For the best fresh hydrangea care, always cut in the mornings and remove all the leaves from the stem to ensure it retains as much moisture as possible.
If you plan to cut your blooms for a bouquet of hydrangeas, follow there are two ways to prevent hydrangeas from wilting in a vase. So head over to this post if you need to drill down. Oh, and if you hydrangeas already wilted? That same post shares how to revive hydrangeas too.
Hydrangea Care FAQs
Should I Cut Off Dead Hydrangea Blooms?
Yes, it’s a good idea to cut off dead hydrangea blooms so the plant focuses more on root development and overall good plant health over seed production. Therefore, deadheading flowers is always a good practice when growing hydrangeas.
Can Hydrangeas Grow Indoors?
If you buy a hydrangea in the greenhouse from a florist or local nursery, they can do OK for a bit but I’ve not found success growing them indoors. While they are wonderful to receive as a gift, I treat them more like fresh cut flowers and don’t have the expectation they’ll last long indoors.
Yes, you can plant them outside, but they are not guaranteed to bloom as they were grown differently than ones you’d find at your local nursery. So if you receive a hydrangea in foil or gift wrap, keep your expectations low when planting them outdoors.
Hydrangea Care: Why Isn’t My Hydrangea Blooming?
There are lots of reasons hydrangeas fail to bloom. Here are a few things to consider so you can fix why your hydrangeas not blooming.
- Florist or Gift Hydrangea
- The Hydrangea Isn’t Planted in the Right Location
- Pruning at the Wrong Time
- Too Much Fertilizer
- Recently Planted Hydrangeas
- Hydrangea Not Blooming Because Not Hardy to Climate
Are Hydrangeas Deer Resistant?
No, hydrangeas are not deer resistant and will need protection from nibblers in your garden. Whether you erect 8 foot fencing or use a deer repellent spray, they will need protection from deer damage. If you don’t protect them, deer will not only eat the flowers but enjoy the foliage too.
Some hydrangea varieties are more deer-resistant than others like climbing hydrangeas and oak leaf hydrangeas, but they are still susceptible to deer damage. So, therefore, I recommend offering some sort of protection to all types of hydrangeas.
More About Hydrangea Care Basics
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- I like to use a good-quality, potting soil, garden soil, compost, and perlite when planting. While I make my own compost, you can easily buy it ready-made for use.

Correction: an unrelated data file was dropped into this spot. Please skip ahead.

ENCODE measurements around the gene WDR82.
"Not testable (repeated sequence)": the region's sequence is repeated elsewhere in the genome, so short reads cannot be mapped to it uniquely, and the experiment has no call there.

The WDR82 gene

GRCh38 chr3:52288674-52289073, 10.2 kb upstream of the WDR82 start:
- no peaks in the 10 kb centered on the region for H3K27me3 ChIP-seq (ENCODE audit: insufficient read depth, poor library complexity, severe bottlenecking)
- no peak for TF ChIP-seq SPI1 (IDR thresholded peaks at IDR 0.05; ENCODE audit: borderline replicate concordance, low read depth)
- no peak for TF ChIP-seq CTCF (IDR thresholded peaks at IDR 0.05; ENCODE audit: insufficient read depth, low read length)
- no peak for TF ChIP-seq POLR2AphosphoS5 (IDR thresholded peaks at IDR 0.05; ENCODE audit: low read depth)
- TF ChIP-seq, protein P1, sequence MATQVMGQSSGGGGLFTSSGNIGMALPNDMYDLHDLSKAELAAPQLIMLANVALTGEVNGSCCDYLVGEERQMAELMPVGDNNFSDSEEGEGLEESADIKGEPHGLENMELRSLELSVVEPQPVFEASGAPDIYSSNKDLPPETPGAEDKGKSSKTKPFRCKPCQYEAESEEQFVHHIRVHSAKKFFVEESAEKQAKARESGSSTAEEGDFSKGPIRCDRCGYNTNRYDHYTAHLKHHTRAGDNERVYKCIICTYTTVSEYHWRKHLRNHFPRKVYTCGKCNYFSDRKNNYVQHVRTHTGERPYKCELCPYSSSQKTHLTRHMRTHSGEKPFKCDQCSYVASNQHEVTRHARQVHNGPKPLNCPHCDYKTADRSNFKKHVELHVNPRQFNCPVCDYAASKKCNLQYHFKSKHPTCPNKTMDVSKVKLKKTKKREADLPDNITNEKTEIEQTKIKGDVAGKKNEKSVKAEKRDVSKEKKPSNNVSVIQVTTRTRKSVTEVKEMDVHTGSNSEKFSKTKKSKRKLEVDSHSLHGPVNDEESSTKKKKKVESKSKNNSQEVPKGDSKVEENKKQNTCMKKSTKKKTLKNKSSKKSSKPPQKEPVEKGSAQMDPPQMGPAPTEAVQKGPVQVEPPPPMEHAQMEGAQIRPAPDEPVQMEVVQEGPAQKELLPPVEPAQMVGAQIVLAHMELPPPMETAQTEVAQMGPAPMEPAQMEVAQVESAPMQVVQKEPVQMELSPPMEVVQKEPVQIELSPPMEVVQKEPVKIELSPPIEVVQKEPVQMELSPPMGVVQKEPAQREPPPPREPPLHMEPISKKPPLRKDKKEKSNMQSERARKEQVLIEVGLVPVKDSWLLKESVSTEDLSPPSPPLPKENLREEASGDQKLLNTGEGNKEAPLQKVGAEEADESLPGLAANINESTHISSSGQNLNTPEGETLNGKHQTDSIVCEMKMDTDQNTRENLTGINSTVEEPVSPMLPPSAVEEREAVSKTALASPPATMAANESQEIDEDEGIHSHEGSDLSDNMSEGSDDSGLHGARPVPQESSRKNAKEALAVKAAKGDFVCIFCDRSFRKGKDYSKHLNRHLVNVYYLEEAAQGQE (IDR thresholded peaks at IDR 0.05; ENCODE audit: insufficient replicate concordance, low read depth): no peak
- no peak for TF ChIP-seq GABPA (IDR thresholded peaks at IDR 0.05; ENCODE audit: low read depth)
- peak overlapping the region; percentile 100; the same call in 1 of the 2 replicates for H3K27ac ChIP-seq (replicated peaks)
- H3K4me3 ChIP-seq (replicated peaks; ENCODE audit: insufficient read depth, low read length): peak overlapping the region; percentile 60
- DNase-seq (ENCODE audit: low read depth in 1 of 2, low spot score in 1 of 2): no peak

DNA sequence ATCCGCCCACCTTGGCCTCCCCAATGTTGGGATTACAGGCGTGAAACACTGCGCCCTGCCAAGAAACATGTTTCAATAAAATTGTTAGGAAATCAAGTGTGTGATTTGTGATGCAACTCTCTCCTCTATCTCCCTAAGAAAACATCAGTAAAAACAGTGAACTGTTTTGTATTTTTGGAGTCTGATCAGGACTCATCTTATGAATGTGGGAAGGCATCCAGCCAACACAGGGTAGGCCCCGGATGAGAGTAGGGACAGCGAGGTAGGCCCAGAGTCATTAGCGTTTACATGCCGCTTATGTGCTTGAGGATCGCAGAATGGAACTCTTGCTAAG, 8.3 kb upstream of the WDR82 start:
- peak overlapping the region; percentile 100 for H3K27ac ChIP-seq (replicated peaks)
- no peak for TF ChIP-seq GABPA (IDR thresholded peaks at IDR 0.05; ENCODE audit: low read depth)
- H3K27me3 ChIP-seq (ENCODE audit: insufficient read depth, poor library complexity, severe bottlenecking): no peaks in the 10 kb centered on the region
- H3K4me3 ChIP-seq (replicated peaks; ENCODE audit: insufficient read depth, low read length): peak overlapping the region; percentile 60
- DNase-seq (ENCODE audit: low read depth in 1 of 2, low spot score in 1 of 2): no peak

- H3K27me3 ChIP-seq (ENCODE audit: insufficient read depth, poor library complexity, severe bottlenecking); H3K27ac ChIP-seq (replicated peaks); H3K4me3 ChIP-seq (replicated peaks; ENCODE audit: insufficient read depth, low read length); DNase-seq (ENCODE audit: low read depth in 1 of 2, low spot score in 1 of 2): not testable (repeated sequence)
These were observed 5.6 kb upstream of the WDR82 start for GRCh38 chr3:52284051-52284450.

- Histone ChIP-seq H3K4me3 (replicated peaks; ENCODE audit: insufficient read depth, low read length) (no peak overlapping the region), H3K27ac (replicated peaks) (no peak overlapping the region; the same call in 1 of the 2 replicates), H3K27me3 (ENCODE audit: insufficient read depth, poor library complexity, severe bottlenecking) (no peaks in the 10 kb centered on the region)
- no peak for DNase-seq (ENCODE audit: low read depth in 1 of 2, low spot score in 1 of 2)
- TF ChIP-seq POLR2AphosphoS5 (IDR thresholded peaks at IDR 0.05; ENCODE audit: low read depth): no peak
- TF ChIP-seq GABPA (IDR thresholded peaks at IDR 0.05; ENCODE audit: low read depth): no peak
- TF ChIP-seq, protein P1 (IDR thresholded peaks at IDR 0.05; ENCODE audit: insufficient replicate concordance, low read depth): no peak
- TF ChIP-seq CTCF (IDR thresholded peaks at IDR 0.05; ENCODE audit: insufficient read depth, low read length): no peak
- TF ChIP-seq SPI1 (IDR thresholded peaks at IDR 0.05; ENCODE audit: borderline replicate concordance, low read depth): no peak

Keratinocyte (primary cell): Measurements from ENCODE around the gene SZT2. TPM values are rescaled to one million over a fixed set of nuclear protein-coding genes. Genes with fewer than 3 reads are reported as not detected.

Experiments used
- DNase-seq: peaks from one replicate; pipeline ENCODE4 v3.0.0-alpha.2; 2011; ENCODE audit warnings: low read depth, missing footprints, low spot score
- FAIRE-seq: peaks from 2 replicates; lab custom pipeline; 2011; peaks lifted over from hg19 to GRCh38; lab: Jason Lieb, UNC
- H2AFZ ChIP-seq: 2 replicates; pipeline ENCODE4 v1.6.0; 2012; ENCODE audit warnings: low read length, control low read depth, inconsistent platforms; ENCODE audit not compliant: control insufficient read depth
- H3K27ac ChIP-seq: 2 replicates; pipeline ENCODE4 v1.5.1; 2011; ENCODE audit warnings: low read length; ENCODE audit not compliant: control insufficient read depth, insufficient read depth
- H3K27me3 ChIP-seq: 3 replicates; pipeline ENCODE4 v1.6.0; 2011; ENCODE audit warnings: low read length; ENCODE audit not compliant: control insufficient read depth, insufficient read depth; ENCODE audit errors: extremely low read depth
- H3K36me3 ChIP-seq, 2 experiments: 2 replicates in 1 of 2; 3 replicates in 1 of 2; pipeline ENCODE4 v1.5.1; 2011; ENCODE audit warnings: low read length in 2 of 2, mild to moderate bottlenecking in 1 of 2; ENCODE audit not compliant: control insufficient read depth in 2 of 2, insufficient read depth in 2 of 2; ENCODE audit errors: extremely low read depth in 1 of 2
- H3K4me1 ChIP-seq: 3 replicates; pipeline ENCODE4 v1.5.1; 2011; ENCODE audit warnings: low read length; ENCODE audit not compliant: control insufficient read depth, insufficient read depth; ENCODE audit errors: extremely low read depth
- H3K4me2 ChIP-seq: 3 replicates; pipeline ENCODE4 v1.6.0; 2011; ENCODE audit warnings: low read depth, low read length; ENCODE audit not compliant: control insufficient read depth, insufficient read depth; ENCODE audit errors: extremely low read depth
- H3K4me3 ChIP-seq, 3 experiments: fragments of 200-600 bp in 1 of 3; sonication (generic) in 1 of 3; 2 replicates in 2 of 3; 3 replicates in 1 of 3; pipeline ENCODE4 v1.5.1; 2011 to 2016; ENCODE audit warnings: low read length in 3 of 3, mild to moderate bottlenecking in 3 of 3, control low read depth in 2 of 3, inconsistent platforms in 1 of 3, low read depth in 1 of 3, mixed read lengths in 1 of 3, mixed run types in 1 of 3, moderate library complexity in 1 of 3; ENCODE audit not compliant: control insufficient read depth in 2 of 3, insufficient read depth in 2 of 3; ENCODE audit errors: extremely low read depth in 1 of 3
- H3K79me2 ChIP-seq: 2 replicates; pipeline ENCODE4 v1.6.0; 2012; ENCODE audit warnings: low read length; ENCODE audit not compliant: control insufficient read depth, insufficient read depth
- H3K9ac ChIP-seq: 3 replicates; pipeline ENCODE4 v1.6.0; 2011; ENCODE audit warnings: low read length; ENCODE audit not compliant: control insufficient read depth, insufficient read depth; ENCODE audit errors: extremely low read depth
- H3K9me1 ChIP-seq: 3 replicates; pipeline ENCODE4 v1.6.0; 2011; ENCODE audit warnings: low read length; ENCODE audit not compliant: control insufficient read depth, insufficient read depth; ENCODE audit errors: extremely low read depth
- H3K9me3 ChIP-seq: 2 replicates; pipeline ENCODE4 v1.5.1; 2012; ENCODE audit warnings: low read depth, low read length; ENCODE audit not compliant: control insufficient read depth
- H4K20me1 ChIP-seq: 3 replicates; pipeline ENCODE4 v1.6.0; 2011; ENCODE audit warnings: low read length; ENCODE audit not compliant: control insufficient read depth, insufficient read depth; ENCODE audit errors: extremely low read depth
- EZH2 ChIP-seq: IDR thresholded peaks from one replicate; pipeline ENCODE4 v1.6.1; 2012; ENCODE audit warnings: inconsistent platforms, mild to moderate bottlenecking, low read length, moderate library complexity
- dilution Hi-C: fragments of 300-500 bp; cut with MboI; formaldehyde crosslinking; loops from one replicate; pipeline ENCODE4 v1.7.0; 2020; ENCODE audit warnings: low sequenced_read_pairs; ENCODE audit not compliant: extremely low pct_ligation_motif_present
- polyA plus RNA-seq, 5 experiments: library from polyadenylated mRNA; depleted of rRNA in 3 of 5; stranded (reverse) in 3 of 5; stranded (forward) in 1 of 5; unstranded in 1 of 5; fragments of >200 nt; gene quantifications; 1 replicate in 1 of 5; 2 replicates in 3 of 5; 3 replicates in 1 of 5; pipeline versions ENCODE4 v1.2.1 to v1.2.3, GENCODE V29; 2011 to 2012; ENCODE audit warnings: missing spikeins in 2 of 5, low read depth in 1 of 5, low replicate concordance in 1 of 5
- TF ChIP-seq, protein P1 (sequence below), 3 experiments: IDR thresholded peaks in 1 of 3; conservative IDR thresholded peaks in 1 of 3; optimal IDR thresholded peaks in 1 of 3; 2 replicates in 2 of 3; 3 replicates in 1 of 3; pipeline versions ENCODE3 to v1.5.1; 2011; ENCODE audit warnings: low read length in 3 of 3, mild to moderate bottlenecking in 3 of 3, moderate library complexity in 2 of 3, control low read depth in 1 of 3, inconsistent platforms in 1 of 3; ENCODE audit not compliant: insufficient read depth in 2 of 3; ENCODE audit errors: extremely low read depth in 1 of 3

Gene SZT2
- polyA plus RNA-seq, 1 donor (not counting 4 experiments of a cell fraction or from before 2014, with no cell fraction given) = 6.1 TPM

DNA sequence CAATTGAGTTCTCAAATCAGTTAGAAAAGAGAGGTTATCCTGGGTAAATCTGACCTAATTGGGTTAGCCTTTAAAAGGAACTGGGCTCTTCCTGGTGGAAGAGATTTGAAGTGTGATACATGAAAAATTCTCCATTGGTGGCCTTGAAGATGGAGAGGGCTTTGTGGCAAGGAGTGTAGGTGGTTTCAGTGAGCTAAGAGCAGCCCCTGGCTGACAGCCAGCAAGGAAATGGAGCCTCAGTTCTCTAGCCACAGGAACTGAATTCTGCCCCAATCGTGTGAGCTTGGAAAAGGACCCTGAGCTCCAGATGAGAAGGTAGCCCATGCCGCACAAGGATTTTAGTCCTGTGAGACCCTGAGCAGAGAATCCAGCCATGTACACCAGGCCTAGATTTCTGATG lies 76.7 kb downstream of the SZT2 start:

- I have used this deer repellent with great success. But now, I’m all about this deer repellent that is systemic instead of topical. This means the plant takes it in as opposed to it just smelling bad. If you want to minimize the work and not use repellents, choose plants that are deer-resistant from this list.
- Hands down this is my favorite hand-weeding tool. You can use it to get underneath roots and loosen soil, and it cuts down on the weeding time because you work much faster.
- But I also love this long, stand-up weeding tool to really get around roses from afar.
- I use this organic fertilizer for roses because the blooms are more prolific and it’s organic.
- And I use this organic fertilizer for my vegetables and herbs in the potager garden.
- You’ll need a sharp set of pruners when working with plants and flowers. I buy a few so I can stash them around.
- I use these garden snips to deadhead and cut flowers from my gardens.
- Where pest and disease problems are concerned, if I need to, I generally use this insecticidal soap or neem oil to help control infestations depending on the issue. When using, only apply when pollinators are less active.
- This is my go-to bait for slug and snail problems with my hostas and dahlias.
- This is my favorite set-and-forget slow-release fertilizer for houseplants, annuals, and container gardens.
- Whenever I stake my peonies or other plants, I generally use these grow-through garden supports because they work really well and keep the blooms upright.
- I use this collapsible bin ALL THE TIME. It is invaluable when working in the beds as it’s light to carry around and folds flat for easy storage.
- Drip irrigation set on a timer is your friend! I love these for my planters, window boxes, and hanging baskets.
- And this four way hose bib allows you to split one spicket into four!
Click here to shop my favorite garden supplies!
Want to Learn More About Hydrangeas Care?
- The Complete Guide to Hydrangea Care and Their Flowers
- How to Divide Hydrangeas
- How to Propagate Hydrangeas
- Why Are My Hydrangeas Not Blooming?
- The Ultimate Guide to Keeping Fresh Cut Hydrangeas From Drooping
- How to Dry a Hydrangea the Easy Way
- Are Hydrangeas Deer Resistant?
- How to Make a Hydrangea Wreath for Free
- How to Prune Hydrangeas
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I’m a master gardener who’s been gardening and growing things for over 25 years and author of the best-selling book, The Bricks ‘n Blooms Guide to a Beautiful and Easy-Care Flower Garden. With a deep passion for gardening, I enjoy helping others find their inner green thumb with all things plants and flowers, as well as finding ways to bring the outdoors inside their homes.
Get the inside scoop about my background as a master gardener, education, and experience, as well as why I started blogging here.